Billy Kay examines the coming of the Scottish Parliament and how it transforms the SNP. Peter Lynch of Stirling University contrasts the sacrifice of previous generations with the present situation where you can actually have a career with the SNP - "older nationalists would have thought they had died and gone to heaven" in such circumstances. We contrast the civic nationalism of Scotland with ethnic nationalism elsewhere, but show how the SNP has had to deal with groups which endangered the democratic credentials of the party.
We hear historians discuss the Union of 1707 and the echoes from the 18th century in the present day where e.g. Professor Allan MacInnes of Strathclyde university points out that the support for the SNP in the 2007 Election was very similar to the support for the Jacobite Rising in 1715!
"The Scottish Parliament adjourned on the 25th Day of March 1707 is hereby re-convened"
Those historic words uttered by Winnie Ewing at the opening of the Parliament in 1999 was the first major step in righting a wrong that dated back to 1707.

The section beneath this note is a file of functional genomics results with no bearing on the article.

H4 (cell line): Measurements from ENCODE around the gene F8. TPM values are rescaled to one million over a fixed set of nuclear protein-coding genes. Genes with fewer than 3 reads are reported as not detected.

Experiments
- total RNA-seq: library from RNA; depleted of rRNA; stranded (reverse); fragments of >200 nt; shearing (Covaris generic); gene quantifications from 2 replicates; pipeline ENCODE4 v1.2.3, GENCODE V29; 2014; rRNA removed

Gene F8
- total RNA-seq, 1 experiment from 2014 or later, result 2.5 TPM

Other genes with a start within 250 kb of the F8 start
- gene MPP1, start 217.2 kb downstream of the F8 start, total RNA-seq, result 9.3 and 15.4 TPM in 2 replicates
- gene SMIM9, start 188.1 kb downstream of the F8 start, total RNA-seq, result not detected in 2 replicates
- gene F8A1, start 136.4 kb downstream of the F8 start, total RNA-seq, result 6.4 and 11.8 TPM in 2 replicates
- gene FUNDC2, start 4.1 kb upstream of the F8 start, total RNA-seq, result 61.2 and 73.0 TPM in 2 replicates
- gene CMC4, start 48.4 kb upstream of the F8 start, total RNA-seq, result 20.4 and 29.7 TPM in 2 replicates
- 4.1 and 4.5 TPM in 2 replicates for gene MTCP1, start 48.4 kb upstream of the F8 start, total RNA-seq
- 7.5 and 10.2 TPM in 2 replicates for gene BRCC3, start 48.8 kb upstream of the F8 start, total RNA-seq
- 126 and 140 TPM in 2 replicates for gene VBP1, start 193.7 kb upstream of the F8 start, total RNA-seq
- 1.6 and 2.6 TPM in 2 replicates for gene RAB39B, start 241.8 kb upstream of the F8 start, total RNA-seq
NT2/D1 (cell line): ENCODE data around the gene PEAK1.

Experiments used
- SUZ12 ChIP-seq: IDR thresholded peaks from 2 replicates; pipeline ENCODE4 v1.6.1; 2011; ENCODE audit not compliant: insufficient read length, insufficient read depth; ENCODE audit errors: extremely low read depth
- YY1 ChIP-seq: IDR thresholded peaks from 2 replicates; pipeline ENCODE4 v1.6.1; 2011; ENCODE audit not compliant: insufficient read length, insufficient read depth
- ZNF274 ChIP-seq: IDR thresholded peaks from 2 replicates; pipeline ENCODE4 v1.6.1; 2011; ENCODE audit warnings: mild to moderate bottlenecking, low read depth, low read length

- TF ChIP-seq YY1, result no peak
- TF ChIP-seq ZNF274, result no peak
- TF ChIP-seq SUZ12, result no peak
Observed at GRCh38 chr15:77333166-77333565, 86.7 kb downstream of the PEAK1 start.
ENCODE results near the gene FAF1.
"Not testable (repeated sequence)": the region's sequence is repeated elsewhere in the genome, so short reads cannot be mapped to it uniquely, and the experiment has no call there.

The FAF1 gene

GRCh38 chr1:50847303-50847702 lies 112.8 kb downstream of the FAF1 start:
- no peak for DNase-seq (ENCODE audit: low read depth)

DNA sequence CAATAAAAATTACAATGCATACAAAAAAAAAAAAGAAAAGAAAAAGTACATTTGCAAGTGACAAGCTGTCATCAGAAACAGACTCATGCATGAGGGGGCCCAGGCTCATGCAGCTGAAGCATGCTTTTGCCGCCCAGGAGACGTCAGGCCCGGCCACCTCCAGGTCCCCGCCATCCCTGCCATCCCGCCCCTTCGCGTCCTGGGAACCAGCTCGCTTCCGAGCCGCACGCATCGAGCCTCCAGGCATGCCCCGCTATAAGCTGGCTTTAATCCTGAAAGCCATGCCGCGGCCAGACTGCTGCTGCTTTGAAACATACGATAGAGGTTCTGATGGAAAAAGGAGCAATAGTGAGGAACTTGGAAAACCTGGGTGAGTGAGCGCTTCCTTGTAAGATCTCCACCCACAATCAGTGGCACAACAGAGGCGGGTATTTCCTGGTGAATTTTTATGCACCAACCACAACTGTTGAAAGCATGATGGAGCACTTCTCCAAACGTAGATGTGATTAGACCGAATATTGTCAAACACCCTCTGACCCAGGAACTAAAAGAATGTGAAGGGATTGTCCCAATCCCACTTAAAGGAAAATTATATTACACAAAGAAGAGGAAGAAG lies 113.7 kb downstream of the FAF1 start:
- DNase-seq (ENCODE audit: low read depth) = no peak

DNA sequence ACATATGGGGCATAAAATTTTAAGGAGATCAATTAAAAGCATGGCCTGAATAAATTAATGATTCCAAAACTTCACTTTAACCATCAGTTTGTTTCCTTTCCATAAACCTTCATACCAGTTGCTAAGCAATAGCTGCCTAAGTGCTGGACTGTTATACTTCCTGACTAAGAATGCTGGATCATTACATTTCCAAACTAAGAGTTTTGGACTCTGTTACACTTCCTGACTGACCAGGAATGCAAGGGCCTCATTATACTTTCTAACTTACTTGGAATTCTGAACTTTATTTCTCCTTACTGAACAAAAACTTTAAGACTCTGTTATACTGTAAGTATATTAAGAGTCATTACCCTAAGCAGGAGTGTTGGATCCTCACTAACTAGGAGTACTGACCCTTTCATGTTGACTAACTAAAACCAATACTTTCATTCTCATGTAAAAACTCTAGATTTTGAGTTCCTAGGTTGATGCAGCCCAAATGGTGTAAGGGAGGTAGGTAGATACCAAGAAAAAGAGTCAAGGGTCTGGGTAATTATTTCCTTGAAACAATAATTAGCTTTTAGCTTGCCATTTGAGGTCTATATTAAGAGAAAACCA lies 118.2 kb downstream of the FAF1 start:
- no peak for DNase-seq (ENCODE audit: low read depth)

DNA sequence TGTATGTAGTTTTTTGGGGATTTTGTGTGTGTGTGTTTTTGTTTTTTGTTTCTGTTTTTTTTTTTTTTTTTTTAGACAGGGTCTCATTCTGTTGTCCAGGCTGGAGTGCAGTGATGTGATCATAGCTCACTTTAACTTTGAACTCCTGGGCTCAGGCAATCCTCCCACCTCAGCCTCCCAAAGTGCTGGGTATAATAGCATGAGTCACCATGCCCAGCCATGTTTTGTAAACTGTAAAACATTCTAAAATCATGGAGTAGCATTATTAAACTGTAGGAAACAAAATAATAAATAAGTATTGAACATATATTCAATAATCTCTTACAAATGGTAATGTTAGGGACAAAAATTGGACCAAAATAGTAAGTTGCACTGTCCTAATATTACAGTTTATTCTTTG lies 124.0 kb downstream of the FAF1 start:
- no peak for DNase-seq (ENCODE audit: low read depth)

Nationalists who have devoted their lives to the Cause of Scottish independence talk about their optimism for the future and the kind of Scotland they envisage if they achieve what their opponents would say was their dream, and they would say was their destiny as citizens of an independent nation. The First Minister says that Scotland can be "a very special place." Whatever happens in the future, nationalist will remain committed to the Cause, and inspired by the words of the founder of the National Party, Hugh MacDiarmid who wrote:
For we hae faith in Scotland's hidden pouers
The present's theirs, but aw the past and future's oors.
062015091520150920 (RS)Billy Kay recalls the energy, hope, failure, gloom and resurrection of the yes campaign.